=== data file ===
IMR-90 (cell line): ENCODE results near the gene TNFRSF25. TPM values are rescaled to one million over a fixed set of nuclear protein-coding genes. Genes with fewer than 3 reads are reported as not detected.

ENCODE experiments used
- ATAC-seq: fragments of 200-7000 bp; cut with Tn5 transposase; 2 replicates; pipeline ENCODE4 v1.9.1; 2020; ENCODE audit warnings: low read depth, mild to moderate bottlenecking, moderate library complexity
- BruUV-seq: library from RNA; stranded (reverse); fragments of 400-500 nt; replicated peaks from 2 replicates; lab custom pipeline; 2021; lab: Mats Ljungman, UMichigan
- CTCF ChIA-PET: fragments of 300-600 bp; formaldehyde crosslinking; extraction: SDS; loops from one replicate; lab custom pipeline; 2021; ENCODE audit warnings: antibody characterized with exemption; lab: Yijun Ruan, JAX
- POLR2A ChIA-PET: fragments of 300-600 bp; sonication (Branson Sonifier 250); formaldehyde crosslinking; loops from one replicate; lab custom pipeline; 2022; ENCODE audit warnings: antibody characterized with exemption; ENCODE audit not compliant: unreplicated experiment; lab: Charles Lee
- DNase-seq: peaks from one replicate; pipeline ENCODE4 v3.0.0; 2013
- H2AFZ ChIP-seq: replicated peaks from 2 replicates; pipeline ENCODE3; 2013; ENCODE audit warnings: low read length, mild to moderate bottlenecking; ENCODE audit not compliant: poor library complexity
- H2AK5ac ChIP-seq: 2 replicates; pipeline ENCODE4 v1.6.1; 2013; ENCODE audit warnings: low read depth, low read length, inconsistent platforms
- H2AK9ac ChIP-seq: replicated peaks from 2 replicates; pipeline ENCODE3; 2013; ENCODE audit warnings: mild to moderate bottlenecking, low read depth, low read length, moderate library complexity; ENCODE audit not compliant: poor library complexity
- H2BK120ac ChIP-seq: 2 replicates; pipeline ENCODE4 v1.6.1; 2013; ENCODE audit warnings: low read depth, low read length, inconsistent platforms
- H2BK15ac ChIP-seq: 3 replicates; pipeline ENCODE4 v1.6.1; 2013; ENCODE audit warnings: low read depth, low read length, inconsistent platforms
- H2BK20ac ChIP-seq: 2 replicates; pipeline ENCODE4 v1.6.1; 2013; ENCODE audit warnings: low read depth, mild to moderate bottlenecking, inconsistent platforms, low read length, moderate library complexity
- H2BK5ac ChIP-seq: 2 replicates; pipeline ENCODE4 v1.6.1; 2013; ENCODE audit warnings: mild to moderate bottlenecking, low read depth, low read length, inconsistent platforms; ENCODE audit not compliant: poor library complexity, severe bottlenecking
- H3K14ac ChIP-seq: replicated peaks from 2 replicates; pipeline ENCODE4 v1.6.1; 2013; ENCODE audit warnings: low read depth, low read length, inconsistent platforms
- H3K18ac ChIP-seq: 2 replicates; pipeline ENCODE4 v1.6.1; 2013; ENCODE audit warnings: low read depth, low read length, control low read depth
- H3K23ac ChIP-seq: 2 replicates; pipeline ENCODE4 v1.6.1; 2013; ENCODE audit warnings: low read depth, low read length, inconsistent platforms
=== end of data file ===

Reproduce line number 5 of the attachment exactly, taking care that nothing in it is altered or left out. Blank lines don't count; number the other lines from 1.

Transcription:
- CTCF ChIA-PET: fragments of 300-600 bp; formaldehyde crosslinking; extraction: SDS; loops from one replicate; lab custom pipeline; 2021; ENCODE audit warnings: antibody characterized with exemption; lab: Yijun Ruan, JAX